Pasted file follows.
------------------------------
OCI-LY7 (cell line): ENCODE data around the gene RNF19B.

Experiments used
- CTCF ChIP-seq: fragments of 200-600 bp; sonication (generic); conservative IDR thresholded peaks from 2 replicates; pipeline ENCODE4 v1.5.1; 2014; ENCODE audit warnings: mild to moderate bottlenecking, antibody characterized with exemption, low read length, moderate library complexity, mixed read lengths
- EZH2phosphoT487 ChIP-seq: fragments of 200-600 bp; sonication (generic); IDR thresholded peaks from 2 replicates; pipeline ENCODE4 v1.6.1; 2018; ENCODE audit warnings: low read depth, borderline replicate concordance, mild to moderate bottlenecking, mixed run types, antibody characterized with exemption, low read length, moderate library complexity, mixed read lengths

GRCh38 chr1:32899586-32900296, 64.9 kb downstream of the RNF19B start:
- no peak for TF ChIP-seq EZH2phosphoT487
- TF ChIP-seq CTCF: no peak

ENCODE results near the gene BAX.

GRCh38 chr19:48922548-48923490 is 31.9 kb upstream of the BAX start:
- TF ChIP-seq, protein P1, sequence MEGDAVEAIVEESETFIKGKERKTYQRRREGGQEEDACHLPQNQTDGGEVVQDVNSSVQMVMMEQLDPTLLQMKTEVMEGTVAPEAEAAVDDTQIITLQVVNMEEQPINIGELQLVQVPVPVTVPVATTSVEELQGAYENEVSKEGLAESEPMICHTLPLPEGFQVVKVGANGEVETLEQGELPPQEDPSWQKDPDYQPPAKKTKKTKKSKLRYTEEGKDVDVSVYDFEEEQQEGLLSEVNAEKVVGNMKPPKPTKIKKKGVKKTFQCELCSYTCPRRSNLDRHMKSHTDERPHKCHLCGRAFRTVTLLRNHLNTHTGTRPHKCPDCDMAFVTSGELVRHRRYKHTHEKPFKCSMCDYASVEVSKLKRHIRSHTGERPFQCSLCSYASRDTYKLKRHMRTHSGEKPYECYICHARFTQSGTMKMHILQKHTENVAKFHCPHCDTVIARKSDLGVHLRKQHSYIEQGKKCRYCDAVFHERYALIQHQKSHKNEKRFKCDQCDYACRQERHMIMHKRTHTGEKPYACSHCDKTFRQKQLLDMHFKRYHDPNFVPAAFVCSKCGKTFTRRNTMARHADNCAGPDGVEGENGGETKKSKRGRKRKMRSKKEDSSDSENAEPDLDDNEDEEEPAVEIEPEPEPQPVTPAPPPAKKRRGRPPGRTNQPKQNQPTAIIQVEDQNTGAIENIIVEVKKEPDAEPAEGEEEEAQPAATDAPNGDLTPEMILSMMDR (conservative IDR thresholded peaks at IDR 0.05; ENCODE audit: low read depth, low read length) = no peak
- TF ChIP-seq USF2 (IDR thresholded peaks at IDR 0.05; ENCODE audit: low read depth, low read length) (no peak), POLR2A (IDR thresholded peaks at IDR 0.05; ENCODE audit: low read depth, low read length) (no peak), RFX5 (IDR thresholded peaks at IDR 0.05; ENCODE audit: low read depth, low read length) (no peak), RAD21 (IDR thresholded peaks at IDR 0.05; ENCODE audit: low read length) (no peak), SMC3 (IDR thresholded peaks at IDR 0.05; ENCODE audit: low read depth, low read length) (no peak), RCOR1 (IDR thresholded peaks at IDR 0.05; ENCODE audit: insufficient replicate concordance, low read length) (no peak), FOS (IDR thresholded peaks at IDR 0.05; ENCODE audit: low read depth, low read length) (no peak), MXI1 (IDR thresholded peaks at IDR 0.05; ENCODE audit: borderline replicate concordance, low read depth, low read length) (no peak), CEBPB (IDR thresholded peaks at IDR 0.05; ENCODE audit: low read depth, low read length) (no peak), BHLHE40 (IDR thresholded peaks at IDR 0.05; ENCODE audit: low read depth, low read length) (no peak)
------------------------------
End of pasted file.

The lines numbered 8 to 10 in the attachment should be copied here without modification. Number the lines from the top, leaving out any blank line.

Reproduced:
ENCODE results near the gene BAX.

GRCh38 chr19:48922548-48923490 is 31.9 kb upstream of the BAX start:
- TF ChIP-seq, protein P1, sequence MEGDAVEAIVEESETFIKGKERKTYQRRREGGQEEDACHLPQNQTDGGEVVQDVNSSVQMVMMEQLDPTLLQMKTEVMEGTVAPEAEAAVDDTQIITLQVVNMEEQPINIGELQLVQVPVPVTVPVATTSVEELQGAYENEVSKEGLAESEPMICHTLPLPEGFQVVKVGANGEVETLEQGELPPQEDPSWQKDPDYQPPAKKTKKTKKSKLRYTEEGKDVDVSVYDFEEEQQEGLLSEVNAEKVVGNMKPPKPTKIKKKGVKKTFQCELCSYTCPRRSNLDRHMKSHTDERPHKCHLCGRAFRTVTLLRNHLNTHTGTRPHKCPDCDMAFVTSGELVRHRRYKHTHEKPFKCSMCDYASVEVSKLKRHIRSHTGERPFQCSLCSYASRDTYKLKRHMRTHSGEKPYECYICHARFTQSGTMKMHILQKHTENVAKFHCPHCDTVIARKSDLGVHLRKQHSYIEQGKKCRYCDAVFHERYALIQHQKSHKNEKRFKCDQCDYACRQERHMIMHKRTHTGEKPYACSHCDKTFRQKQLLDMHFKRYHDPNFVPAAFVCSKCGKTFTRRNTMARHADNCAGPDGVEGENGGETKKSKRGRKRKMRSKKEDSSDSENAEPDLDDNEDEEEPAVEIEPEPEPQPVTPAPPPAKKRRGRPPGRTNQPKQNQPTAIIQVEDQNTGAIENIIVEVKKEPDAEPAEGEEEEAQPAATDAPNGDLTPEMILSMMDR (conservative IDR thresholded peaks at IDR 0.05; ENCODE audit: low read depth, low read length) = no peak